On the other hand, however, we should not forget the drawbacks of visuals before we start working with them.
Firstly, students understand what they see quickly and there is a danger that they attain the general meaning of pictures in an easy and rapid way without coding them into their minds. Because of that, they soon forget what they have learnt or do not care for exercises that give them the necessary practice. The problem goes to many course books designed for children, which are heavily illustrated. One example of that can be a series for young children published by Oxford University Press – Cool. The first page of every unit in this book provides an illustration of vocabulary the unit contains. At the bottom of the page, there are words, which have to be numbered according to the tape students hear. Unfortunately, the numbers of the words are provided in the picture beside the images. As a result, some of them do not see the need for practising items of new vocabulary and do not take part in drills or other useful exercises. They deal with those illustrations in a superficial and inadequate way. Those students are likely to forget very soon, what they have learnt because words will remain in short-term memory storage. On the other hand, students who take advantage of all the activities provided by the teacher remember words for much longer period because they store information in the shape of long-term memory. They are able to retrieve information when needed.
Another drawback of visual aids is that although they help students identify new words during reading and enhance comprehension and retention of text they may capture attention and distract them from written words. The same is with introducing vocabulary together with words (word cards). When a child sees a picture, the verbal response is likely to be automatic and focusing attention on the written word may be ineffective. As I can observe in classes, I teach, even though students name the objects correctly they find it difficult to deal with reading the words separated from pictures and need help with matching activities. Therefore, one way of solving the problem is that pictures should be presented only after a response to written words has been made, as feedback to correct or ascertain the correctness of student’s response.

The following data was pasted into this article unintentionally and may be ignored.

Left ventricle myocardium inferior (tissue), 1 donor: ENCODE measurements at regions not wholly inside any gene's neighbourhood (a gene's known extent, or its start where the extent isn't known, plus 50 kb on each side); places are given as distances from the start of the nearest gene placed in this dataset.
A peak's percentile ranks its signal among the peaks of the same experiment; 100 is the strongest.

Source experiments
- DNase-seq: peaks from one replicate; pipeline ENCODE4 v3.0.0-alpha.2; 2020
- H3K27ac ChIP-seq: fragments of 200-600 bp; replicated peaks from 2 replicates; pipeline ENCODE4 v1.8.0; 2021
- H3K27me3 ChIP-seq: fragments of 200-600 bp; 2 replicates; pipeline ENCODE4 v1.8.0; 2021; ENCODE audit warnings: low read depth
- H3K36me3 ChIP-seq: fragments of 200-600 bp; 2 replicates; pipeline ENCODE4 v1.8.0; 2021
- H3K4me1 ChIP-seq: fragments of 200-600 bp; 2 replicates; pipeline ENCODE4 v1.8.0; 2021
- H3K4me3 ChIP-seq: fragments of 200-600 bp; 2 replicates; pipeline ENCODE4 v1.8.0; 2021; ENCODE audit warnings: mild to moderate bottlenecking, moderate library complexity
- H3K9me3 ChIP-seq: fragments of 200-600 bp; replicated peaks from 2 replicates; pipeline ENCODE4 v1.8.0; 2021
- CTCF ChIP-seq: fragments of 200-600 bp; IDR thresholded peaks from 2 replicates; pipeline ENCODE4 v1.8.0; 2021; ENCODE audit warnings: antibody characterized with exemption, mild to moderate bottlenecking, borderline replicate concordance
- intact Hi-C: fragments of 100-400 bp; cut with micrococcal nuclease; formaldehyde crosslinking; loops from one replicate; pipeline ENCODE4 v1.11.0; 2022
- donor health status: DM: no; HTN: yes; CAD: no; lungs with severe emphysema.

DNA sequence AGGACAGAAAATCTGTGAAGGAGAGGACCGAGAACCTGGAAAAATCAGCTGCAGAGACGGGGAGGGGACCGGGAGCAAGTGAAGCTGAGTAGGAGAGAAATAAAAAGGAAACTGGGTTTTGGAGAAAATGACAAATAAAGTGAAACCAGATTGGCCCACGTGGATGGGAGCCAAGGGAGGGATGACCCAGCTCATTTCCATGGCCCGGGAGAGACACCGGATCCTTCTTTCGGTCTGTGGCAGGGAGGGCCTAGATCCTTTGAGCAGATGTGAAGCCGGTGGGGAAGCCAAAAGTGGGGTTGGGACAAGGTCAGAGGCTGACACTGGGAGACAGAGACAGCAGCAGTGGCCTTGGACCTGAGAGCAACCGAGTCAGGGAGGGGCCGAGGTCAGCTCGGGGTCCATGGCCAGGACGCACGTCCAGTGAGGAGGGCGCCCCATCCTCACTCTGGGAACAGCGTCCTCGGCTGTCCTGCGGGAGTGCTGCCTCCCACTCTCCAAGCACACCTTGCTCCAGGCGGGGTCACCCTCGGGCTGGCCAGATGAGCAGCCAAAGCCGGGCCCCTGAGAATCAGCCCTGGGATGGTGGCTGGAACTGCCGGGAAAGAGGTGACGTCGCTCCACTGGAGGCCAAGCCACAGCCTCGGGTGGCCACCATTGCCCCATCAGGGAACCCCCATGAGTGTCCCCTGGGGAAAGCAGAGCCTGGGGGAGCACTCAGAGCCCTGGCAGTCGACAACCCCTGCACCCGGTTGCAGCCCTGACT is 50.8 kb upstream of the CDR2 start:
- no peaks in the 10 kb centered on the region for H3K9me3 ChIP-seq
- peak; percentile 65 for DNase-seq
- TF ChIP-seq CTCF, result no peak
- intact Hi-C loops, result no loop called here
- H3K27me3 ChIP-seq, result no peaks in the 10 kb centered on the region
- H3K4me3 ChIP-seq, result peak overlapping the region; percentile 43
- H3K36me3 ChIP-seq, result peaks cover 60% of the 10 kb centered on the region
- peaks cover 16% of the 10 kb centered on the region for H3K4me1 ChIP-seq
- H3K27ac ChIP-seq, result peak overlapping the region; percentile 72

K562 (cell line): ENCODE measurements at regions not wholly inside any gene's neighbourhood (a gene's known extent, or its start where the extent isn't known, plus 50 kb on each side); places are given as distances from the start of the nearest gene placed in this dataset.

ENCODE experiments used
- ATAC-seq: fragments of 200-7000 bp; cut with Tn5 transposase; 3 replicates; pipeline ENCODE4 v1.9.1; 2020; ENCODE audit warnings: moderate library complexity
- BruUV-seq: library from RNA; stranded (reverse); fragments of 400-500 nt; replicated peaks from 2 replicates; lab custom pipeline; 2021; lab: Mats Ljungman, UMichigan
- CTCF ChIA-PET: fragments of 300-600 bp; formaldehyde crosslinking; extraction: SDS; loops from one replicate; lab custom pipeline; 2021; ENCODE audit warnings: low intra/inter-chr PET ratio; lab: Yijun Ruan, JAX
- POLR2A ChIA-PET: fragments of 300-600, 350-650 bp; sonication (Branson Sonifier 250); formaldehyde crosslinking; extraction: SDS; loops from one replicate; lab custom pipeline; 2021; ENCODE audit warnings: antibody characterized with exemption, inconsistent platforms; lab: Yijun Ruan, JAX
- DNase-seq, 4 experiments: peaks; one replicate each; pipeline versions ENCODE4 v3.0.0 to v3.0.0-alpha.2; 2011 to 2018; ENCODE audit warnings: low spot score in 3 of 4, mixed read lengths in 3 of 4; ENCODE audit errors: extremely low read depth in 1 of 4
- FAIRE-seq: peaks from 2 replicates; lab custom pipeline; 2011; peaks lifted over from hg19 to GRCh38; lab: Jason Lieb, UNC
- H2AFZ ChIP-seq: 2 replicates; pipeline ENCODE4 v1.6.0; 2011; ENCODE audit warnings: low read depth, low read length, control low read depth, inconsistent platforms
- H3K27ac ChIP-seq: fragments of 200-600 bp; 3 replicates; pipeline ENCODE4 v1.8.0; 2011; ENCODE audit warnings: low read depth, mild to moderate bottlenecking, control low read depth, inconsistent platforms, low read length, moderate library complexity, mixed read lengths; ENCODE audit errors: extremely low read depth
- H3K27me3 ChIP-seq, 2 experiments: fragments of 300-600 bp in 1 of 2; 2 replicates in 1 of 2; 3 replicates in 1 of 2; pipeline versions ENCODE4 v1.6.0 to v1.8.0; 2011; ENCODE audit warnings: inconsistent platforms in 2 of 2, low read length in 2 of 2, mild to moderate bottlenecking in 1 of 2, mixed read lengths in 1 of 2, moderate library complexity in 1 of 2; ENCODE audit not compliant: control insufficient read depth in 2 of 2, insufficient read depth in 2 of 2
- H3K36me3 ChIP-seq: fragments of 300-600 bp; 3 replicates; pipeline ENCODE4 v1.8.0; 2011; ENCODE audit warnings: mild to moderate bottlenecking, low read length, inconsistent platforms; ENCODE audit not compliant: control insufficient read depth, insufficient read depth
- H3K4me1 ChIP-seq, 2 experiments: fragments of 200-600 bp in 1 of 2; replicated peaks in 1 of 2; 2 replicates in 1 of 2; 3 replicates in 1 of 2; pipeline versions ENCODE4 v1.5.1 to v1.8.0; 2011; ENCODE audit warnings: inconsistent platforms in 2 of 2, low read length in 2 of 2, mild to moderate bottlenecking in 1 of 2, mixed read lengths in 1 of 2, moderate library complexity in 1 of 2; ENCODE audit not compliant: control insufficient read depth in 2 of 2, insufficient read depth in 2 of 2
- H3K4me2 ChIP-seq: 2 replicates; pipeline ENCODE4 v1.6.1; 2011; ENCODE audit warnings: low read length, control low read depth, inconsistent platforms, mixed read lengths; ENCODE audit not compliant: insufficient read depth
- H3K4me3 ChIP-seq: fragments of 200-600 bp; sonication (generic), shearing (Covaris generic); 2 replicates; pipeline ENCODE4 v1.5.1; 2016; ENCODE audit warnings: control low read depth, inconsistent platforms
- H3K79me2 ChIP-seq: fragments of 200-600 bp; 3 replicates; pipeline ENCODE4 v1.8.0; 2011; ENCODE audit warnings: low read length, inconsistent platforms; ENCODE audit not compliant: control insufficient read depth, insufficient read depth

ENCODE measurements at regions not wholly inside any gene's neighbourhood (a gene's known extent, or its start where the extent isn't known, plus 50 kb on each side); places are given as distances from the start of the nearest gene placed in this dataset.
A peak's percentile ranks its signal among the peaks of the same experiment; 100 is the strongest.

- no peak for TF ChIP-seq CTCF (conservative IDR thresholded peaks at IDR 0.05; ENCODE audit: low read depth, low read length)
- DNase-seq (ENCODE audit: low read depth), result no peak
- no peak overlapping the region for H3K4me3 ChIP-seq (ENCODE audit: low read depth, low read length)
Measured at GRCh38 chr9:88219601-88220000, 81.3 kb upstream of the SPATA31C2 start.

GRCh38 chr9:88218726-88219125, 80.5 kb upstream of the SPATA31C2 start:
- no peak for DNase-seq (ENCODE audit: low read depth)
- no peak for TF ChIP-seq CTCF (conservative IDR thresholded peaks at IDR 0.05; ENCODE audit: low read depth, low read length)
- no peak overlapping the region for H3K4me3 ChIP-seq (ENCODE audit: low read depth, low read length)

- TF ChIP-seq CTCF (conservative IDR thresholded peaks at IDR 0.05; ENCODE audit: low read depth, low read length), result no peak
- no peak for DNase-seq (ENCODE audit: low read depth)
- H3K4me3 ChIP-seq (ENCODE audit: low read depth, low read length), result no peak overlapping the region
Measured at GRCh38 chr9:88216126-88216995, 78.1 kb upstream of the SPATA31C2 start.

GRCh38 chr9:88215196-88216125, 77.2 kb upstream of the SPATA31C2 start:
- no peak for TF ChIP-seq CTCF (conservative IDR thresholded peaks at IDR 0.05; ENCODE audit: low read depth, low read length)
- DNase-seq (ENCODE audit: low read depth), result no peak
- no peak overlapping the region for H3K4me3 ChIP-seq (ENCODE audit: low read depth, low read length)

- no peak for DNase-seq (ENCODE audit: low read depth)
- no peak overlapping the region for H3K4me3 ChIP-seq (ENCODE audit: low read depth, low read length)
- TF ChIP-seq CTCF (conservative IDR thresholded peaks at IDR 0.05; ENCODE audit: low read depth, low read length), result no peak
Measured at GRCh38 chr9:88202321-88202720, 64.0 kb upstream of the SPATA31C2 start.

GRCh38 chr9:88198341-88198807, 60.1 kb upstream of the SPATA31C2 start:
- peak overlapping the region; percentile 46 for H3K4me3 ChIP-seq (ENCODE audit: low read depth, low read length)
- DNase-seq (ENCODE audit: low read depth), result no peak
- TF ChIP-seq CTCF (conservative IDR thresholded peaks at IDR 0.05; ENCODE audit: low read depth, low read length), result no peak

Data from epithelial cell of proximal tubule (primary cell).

Furthermore, teachers have to face the problem of loosing or having the materials given to students destroyed. It is common especially with young children who have the habit of bending the cards and drawings or writing on them. It is also possible that children will find colourful pictures very amusing and they will forget their actual role. Colourful picture cards often amuse my students and if there are illustrations on both sides, they demand to see them and disturb when I refuse (in the case of new sets). What is more, the moment I distribute cards for the sake of an exercise there is always someone who starts redrawing the image from the card into their drawing-block. There is also a danger that older students might find visuals uninteresting, funny or even offensive. In addition to that, from the point of view of the teacher, having a big collection of visuals means many materials ready to use but also a bag packed with flashcards to carry about.

Whatever the disadvantages, visual aids are the universal educational materials useful in every aspect of teaching. A well-prepared teacher will manage to go over all the drawbacks, for example, get to know how to use visuals properly, find a place in the school to store them and instruct the students not to damage materials needed for other classes or the following years.